Hawaii’s native forests threatened

  • More than two dozen endemic Pritchardia palms (loulu) found no place on Earth are on the verge of extinction due to rats and pigs. We can help avoiding this if we plant them in our parks and gardens. (Voltaire Moise/Special to West Hawaii Today)

Like so much of the tropical world, the forests of Hawaii’s coastal and mountain regions are under assault. Over the years we have seen massive timber clearing for pasture and sugarcane. Now thousands of acres have been abandoned and are being naturally reforested with non native species like guava, albizia, African tulip, gun powder trees (Trema orientalis) and scores of others. These trees are sometimes called weeds, but remember that they are pioneer species attempting to heal the wounds created by nature and human activities. On the positive side, they continue to supply oxygen, sequester carbon and minimize erosion. On the negative side, they are not native.

When it comes to native forests, large portions of the Big Island have been protected in national park and state forest watershed. Unfortunately, these too are under assault by nature. Global warming, along with new diseases like rapid ohia death and koa wilt are killing some of our most revered trees. The natural world seldom stays the same, as we are reminded by COVID-19. We can attempt to control nature by minimizing the introduction of insects and diseases. We can avoid introducing plant or animal species that may have a negative effect on our native forests, but things will never be like it was in the good old days before humans arrived here.

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Climate change is having a tremendous impact. As temperatures rise, high elevations are being invaded by mosquitoes, thus threatening our endemic birds with disease. Global warming is no longer a theory and is being accepted as fact by most scientists and governments. This will affect much of the tropics including our Islands by causing more extremes like drought, floods and severe storms. It is not all doom and gloom even though it seems like it after more than two months in COVID-19 lockdown! We may not be able to do much about other parts of the world, but here at home we as individuals are either part of the solution or part of the problem. Cutting down trees is a step in the wrong direction. Planting trees is a step in the right direction. That can make a big difference, since trees not only produce oxygen, they supply shade, act as windbreaks and lock up the carbon that is the main cause of global warming.

Many of Hawaii’s forests and forest watersheds are threatened, even with all the rhetoric about saving rainforests. In East Hawaii, many forest areas are subdivided into small lots of one to three acres. Unless the owners of the land really commit to protecting the forested lots, they are bulldozed and flattened. In West Hawaii, much of our uplands are still covered with native forest.

Where our family lives in Kaloko Mauka, it is sparsely populated, and the gardens are a fascinating mixture of hydrangeas, hoawa, calatheas, camellias, koa, kopiko and many other natives. Since the COVID lockdown we have been doing a lot of hiking here and really appreciating its uniqueness. The area abounds with ancient ohia (Meterosideros polymorpha) and gigantic treeferns, some of which are 15 feet or more. These ferns may be over 100 years old since the trunks only grow 2 to 3 inches per year. The native forest contains many rare and endangered species that local residents are committed to protect through the County Tax Department that allows residents to dedicate their land to forest. This program allows residents to protect this important and unique watershed. This region between 2,000 and 5,000 feet is actually cloud forest. Up to 40% of the precipitation comes from the mists that abounds. When the cloud forest is cleared, the area dries.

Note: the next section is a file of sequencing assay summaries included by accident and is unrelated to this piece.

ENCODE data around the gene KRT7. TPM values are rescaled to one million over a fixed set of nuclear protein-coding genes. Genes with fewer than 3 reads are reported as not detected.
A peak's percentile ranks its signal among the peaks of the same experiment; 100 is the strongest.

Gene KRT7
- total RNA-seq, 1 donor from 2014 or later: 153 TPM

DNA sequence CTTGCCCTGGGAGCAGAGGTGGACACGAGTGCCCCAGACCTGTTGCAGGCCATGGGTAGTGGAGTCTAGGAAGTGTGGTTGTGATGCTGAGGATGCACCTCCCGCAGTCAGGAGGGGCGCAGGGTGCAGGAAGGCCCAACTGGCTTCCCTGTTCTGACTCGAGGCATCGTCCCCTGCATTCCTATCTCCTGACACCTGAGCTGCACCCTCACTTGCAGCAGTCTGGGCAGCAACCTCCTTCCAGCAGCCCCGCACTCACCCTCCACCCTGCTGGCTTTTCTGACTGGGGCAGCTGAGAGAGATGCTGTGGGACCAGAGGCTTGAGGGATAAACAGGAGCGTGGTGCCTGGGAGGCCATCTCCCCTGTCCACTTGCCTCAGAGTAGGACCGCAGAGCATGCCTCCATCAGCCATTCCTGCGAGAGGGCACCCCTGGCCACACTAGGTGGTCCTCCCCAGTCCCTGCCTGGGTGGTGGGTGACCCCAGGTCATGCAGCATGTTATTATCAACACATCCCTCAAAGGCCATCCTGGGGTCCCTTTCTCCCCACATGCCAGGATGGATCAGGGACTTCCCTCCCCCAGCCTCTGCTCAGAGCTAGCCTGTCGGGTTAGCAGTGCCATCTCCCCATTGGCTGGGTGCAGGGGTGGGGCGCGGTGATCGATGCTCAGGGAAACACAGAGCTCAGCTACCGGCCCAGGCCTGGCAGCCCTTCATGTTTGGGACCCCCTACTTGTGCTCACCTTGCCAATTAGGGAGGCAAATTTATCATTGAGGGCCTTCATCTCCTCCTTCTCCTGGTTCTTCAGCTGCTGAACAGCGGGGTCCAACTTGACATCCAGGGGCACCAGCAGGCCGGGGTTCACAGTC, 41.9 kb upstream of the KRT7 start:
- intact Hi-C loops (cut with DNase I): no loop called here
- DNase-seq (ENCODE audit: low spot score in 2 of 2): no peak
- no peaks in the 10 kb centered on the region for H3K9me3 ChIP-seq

The cloud forests of Kaloko Mauka are the home of the Hawaiian hawk, apapane, iiwi, elepaio, amakihi and many other endemic and exotic birds. Kaloko Mauka has been identified as essential wildlife habitat and forest watershed. This is essential if our island is to have the rainfall and watershed needed to supply communities at lower elevations. It is a rare type of forest and yet is readily accessible being only 15 minutes from Kailua.

Some folks feel that East Hawaii has plenty of rain, so forests are not necessary. However, forests are like big sponges. They slow down flooding rains, and give up moisture so that streams continue to run when rainfall is light. Without forests, flooding and drought as well as severe erosion becomes the norm. Also, grasslands are infamous fire hazards during drought times.

Tropical forests include not only trees but under story palms, orchids and ferns. Many plants like our endemic pritchardia palms are endangered due to the destruction of the forests. We must protect our unique natives and at the same time recognize that many nonnatives have value as well. Fortunately, Hawaii is becoming a kind of Noah’s Ark for rare plants thanks to the efforts of the Hawaii Island Palm Society, Bamboo Society, Sierra Club, Nature Conservancy, Outdoor Circle, Moku o Keawe, Hawaii Island Land Trust and other concerned groups.

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Remember, not only is it vital to protect our remaining Hawaiian forests, but to reforest those abandoned cane lands of Hamakua, Puna, Kau and Kohala thus ensuring valuable forest resources for future generations.

For more information on forest planting and management, contact UH Extension Forester, J.B. Friday at (808) 959-9155 when COVID-19 lockdown is pau.

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